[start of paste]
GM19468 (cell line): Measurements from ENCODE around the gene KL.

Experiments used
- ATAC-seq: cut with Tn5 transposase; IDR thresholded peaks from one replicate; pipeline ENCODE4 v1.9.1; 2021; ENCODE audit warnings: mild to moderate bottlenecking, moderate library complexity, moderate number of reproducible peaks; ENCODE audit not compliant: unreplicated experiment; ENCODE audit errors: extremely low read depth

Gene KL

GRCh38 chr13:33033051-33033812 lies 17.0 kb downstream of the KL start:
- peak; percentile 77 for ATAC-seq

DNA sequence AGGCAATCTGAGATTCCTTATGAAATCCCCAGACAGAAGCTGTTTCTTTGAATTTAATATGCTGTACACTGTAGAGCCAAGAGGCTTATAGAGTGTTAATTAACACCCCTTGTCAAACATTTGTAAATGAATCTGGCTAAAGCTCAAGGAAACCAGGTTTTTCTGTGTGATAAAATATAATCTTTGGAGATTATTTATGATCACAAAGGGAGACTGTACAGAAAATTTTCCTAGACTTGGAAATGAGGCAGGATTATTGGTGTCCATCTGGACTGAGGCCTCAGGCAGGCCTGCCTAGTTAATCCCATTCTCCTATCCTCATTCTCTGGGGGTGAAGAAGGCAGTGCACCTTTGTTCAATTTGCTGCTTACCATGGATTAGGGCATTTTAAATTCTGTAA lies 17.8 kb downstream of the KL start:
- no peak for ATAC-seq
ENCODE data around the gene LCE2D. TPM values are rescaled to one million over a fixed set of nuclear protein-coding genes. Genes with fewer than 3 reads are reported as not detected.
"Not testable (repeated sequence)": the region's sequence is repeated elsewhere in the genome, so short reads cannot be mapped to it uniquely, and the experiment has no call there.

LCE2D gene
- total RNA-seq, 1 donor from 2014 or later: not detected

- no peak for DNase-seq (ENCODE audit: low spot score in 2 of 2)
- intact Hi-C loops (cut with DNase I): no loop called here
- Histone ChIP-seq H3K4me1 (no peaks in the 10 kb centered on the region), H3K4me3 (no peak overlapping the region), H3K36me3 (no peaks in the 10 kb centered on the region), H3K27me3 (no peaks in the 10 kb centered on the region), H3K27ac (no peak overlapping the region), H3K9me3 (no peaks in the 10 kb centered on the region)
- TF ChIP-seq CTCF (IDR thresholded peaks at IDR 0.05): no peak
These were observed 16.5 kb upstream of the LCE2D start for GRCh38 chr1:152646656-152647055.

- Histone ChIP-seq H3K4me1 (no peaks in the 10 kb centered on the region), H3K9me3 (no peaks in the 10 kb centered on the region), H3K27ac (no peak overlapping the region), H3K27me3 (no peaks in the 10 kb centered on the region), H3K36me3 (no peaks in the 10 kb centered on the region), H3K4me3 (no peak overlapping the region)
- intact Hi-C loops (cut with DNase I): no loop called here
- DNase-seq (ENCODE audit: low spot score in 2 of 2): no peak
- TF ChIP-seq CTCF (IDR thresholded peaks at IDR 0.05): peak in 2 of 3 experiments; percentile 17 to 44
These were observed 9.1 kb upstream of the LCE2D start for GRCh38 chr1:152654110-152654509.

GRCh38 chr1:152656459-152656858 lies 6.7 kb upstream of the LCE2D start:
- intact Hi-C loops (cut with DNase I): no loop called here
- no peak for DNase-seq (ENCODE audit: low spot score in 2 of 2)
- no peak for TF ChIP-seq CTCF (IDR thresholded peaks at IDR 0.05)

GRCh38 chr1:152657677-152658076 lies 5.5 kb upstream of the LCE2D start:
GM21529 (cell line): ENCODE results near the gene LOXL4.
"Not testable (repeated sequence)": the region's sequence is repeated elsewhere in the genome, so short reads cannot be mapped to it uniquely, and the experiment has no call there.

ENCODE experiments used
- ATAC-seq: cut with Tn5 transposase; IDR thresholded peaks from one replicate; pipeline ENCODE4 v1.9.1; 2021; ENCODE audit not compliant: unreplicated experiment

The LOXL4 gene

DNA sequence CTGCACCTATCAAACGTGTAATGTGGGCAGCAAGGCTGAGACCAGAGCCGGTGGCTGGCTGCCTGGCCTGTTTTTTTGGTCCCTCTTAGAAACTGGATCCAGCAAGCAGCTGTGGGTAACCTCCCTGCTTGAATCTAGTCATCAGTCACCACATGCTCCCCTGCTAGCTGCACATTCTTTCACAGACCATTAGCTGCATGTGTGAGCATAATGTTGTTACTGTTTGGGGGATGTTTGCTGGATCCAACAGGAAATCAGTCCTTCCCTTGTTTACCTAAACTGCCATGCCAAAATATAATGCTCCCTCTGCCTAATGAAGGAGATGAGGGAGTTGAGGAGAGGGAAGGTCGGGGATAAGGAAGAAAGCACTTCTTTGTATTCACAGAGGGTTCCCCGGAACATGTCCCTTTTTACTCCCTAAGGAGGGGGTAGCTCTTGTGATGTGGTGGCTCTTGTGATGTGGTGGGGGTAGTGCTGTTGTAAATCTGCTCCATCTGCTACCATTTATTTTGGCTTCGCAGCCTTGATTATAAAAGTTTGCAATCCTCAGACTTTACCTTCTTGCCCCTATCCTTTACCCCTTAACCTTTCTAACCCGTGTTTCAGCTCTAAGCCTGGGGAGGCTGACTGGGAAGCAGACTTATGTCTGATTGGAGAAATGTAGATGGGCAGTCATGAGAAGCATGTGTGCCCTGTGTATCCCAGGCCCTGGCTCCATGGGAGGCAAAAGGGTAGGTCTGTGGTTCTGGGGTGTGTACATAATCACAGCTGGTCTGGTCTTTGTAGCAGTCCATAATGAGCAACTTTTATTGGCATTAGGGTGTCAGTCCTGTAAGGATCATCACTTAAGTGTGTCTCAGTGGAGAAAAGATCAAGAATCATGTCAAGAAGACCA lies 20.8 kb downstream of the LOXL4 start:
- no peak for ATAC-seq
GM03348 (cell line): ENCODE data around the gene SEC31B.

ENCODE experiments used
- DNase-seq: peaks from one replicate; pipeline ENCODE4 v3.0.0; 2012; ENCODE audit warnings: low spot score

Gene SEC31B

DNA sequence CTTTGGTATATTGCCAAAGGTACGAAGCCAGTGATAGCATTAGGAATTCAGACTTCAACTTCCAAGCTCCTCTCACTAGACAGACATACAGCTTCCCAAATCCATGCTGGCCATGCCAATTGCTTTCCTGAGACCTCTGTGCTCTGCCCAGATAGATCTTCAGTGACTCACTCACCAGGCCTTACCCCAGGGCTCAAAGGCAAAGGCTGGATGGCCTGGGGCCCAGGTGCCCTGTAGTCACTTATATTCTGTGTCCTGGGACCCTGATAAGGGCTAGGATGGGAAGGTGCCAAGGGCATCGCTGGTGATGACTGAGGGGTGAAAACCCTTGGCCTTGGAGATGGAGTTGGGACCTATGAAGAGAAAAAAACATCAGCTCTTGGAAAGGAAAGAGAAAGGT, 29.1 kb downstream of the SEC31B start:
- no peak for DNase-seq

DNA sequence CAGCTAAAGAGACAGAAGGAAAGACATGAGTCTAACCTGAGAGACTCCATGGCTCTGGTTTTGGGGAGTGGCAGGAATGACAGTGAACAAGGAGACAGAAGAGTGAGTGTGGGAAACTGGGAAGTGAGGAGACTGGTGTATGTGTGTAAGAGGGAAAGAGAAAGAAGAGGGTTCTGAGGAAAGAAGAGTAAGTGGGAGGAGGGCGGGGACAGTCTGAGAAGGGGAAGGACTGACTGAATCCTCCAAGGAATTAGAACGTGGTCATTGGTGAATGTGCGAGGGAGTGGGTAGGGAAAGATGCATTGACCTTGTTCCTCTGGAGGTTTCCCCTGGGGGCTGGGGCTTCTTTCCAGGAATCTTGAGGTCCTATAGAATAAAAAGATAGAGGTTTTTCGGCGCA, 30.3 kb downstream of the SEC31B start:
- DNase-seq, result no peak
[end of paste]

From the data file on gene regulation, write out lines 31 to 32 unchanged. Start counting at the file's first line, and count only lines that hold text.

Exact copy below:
- ATAC-seq: cut with Tn5 transposase; IDR thresholded peaks from one replicate; pipeline ENCODE4 v1.9.1; 2021; ENCODE audit not compliant: unreplicated experiment

The LOXL4 gene